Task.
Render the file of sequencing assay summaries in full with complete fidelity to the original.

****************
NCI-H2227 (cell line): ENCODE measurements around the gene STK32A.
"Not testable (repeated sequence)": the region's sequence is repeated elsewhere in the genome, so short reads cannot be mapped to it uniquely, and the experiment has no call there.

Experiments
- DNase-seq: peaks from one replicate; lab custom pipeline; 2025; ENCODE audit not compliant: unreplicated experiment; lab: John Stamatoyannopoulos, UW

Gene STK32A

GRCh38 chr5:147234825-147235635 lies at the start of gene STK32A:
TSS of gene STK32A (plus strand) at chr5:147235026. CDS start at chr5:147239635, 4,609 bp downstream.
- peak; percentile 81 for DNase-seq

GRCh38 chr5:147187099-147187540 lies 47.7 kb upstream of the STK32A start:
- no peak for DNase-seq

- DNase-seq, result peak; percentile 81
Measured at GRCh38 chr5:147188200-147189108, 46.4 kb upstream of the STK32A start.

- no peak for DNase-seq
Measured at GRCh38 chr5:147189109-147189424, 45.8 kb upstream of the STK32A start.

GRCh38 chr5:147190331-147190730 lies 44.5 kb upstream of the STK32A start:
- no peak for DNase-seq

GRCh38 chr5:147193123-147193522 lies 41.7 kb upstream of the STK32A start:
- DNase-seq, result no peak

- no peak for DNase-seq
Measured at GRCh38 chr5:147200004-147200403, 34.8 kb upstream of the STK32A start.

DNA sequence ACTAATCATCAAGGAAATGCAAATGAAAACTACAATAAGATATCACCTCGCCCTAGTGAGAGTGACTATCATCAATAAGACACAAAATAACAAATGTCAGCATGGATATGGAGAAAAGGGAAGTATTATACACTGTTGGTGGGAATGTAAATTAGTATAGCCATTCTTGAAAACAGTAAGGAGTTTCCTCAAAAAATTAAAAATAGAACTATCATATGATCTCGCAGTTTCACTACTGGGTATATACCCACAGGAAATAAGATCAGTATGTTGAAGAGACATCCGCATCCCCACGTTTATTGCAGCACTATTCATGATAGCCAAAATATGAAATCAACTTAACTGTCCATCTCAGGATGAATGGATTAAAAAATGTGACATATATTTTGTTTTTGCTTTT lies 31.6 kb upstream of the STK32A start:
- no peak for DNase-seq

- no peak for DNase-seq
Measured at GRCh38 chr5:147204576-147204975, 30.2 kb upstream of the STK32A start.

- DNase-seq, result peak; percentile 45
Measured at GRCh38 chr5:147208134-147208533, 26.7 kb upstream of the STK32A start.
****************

NCI-H2227 (cell line): ENCODE measurements around the gene STK32A.
"Not testable (repeated sequence)": the region's sequence is repeated elsewhere in the genome, so short reads cannot be mapped to it uniquely, and the experiment has no call there.

Experiments
- DNase-seq: peaks from one replicate; lab custom pipeline; 2025; ENCODE audit not compliant: unreplicated experiment; lab: John Stamatoyannopoulos, UW

Gene STK32A

GRCh38 chr5:147234825-147235635 lies at the start of gene STK32A:
TSS of gene STK32A (plus strand) at chr5:147235026. CDS start at chr5:147239635, 4,609 bp downstream.
- peak; percentile 81 for DNase-seq

GRCh38 chr5:147187099-147187540 lies 47.7 kb upstream of the STK32A start:
- no peak for DNase-seq

- DNase-seq, result peak; percentile 81
Measured at GRCh38 chr5:147188200-147189108, 46.4 kb upstream of the STK32A start.

- no peak for DNase-seq
Measured at GRCh38 chr5:147189109-147189424, 45.8 kb upstream of the STK32A start.

GRCh38 chr5:147190331-147190730 lies 44.5 kb upstream of the STK32A start:
- no peak for DNase-seq

GRCh38 chr5:147193123-147193522 lies 41.7 kb upstream of the STK32A start:
- DNase-seq, result no peak

- no peak for DNase-seq
Measured at GRCh38 chr5:147200004-147200403, 34.8 kb upstream of the STK32A start.

DNA sequence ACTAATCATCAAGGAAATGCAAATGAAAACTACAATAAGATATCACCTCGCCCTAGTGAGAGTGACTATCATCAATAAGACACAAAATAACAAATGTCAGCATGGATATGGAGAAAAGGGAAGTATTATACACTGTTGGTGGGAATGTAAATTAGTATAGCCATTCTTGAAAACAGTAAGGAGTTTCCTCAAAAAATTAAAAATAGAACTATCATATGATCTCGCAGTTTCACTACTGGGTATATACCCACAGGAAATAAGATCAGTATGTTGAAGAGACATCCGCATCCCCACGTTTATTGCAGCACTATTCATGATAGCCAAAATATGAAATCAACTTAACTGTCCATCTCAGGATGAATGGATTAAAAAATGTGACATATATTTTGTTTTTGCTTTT lies 31.6 kb upstream of the STK32A start:
- no peak for DNase-seq

- no peak for DNase-seq
Measured at GRCh38 chr5:147204576-147204975, 30.2 kb upstream of the STK32A start.

- DNase-seq, result peak; percentile 45
Measured at GRCh38 chr5:147208134-147208533, 26.7 kb upstream of the STK32A start.